A court in Vietnam has sentenced a blogger to seven years in jail for reports he wrote about a toxic spill in the country.
On Monday Nguyen Van Hoa was found guilty of spreading “anti-state propaganda” about a chemical spill that occured in Vietnam in 2016.
The spill, which occured in April, has been dubbed the country’s worst environmental disaster. It happened when Formosa Ha Tinh Steel, a Taiwanese-owned steel factory released chemicals which included cyanide, into the sea.
The discharge killed marine life, causing at least 70 tonnes of dead fish to be washed ashore and destroyed some 200 hectares of coral reef. Hundreds of people were believed to have fallen ill after eating the poisoned fish.
Thousands of demonstrators had come out to the factory protesting and demanding compensation. It was these protests that the 22-year-old blogger wrote about that led to his arrest earlier this year.
“The sentencing of Nguyen Van Hoa shows how profoundly the government’s paranoid desire to maintain political control trumps notions of justice and human rights,” Phil Robertson, deputy director of Human Rights Watch Asia told the New York Times.
“How else can one explain that executives of an international firm that poisoned the ocean… are free to go about their business while this idealistic young journalist is heading to prison for helping expose their misdeeds?”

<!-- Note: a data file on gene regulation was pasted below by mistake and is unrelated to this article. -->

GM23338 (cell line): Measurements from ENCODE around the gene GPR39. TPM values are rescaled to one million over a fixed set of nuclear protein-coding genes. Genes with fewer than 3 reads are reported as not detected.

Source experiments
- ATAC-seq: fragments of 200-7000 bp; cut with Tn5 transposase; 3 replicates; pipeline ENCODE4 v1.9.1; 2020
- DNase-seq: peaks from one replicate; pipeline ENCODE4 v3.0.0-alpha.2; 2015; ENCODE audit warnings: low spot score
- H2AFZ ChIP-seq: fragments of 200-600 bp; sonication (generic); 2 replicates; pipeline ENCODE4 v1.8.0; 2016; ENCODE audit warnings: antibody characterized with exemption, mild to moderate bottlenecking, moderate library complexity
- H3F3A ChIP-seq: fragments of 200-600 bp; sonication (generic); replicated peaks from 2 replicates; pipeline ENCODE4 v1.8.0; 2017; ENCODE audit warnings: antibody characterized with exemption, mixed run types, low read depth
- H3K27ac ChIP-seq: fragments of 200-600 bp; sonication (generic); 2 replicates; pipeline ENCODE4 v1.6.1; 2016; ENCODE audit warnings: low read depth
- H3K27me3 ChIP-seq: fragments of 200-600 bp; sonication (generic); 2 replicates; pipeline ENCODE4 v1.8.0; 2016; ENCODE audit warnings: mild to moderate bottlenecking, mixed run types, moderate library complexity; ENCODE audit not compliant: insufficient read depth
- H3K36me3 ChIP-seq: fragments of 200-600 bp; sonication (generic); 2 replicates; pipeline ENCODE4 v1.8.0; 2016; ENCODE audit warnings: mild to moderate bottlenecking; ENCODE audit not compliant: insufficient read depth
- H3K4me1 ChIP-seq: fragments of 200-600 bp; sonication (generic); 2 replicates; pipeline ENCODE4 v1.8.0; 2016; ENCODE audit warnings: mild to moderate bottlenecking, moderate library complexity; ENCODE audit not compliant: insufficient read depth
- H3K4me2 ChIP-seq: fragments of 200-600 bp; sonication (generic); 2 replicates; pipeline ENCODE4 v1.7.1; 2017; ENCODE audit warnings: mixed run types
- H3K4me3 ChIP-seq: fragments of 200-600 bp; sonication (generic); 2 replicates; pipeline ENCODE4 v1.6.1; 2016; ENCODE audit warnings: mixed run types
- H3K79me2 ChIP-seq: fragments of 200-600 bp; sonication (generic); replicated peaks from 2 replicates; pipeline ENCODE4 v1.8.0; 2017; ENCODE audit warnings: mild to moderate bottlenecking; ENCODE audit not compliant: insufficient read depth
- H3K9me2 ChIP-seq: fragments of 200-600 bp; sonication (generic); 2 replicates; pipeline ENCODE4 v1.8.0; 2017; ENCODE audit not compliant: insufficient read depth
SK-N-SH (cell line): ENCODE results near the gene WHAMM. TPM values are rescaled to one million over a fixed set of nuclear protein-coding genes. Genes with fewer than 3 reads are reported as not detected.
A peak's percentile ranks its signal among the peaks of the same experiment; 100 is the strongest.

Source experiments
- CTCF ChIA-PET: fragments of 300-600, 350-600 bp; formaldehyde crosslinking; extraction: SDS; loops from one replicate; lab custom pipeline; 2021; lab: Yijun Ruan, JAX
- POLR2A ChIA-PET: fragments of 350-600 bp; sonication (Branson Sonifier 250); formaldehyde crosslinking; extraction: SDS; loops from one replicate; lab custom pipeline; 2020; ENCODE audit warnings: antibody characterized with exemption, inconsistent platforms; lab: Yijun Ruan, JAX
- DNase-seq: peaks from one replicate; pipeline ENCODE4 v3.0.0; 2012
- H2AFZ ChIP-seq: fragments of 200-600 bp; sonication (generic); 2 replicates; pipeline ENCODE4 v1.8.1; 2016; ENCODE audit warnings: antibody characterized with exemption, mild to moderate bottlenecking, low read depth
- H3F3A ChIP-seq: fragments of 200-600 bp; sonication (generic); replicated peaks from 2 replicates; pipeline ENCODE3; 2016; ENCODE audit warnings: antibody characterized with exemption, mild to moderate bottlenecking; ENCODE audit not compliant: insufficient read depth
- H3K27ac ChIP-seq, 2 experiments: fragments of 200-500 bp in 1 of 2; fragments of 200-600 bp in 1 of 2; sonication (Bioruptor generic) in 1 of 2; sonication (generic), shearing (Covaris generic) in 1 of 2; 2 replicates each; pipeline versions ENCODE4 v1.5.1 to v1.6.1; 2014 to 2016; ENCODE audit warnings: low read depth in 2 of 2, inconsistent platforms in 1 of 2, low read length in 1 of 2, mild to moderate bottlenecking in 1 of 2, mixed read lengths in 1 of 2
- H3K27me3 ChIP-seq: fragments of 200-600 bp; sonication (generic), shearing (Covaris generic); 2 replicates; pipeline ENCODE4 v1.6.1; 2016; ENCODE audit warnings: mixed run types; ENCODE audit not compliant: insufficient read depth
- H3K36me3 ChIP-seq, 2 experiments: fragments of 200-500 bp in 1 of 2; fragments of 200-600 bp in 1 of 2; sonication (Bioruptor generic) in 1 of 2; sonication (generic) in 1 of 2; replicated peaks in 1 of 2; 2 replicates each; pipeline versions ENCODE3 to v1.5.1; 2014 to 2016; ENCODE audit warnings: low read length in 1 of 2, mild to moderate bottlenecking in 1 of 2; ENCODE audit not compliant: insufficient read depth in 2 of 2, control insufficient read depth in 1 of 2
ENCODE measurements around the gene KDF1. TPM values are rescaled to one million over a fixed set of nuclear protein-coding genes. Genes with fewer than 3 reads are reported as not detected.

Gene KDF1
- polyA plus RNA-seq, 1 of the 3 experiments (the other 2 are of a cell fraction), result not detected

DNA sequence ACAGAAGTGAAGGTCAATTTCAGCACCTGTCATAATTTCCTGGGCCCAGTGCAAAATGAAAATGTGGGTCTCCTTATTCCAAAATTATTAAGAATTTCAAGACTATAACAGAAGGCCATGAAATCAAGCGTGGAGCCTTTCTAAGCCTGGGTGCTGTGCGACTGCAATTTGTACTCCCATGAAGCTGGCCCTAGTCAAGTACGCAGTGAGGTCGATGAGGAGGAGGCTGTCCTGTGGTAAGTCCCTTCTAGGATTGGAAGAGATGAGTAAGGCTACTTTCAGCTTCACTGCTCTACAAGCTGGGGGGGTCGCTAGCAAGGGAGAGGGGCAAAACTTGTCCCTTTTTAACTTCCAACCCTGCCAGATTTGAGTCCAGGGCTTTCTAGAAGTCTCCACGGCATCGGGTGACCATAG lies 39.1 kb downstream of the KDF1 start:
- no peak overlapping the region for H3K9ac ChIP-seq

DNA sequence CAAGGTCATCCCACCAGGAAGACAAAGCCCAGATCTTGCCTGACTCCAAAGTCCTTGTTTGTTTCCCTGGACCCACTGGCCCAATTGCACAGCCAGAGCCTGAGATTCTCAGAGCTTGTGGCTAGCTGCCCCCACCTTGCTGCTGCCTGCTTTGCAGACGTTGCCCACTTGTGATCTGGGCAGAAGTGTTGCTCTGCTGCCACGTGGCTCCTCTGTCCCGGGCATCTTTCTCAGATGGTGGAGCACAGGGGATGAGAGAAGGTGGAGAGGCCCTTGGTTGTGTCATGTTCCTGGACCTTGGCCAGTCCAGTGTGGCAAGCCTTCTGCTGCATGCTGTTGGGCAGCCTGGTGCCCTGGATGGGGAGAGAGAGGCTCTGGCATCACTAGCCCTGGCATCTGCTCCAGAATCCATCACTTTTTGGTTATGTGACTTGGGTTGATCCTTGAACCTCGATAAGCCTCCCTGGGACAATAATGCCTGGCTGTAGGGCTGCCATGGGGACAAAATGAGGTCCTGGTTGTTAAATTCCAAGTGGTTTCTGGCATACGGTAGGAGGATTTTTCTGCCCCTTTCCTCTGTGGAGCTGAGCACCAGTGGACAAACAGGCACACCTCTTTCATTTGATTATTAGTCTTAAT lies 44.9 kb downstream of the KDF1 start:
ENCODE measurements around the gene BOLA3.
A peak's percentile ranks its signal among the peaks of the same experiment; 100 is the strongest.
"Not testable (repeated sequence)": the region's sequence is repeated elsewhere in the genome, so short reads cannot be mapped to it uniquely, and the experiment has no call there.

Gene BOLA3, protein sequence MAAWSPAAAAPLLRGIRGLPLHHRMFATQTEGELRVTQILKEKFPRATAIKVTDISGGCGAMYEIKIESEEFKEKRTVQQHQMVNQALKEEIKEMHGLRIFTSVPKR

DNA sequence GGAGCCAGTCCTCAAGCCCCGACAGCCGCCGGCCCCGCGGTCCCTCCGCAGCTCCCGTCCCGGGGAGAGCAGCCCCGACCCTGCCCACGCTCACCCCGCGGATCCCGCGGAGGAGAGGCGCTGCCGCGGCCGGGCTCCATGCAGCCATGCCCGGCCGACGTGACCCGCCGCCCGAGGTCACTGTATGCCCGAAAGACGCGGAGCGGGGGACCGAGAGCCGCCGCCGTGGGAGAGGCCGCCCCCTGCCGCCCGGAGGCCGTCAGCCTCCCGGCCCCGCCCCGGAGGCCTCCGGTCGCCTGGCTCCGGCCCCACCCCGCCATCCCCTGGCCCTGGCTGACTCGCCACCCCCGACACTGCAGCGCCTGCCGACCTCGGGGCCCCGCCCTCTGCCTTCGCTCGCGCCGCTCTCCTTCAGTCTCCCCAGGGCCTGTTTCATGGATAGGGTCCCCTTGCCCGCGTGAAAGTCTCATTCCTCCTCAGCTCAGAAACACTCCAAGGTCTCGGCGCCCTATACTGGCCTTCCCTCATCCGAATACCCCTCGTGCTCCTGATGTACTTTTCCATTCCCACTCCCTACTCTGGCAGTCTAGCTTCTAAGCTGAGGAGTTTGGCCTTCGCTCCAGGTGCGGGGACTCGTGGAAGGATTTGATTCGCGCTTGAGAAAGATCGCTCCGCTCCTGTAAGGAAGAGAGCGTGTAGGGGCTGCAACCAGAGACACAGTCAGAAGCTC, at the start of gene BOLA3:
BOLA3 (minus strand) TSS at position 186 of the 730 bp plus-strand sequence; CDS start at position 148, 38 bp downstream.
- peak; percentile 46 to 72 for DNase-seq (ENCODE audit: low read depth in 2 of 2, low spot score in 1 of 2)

‘Defaming’ the government
But Nguyen isn’t the only blogger to be affected.
Another blogger, Nguyen Ngoc Nhu Quynh, known as Mother Mushroom, was jailed earlier in June this year for 10 years, for distributing propaganda against the state.
Mother Mushroom first rose to prominence in 2006 writing about political and environmental issues.
Her blog was frequently critical of the government, and she wrote about controversial issues like Beijing’s financing of a bauxite mine in Vietnam and the government’s handling of the toxic chemical spill.
At a closed-door trial, a judge said she had defamed the government and published inaccurate information, among other charges.
Vietnam’s government was heavily criticised after it remained silent for weeks after the chemical spill incident, only coming out later in June to acknowledge that Formosa had indeed leaked chemicals into the South China Sea.
The company later admitted responsibility and agreed to pay $500 million in damages.
It re-opened in May this year, with the organisation saying it would “improve environmental safety measures” and aim to re-start commercial production by the end of the year.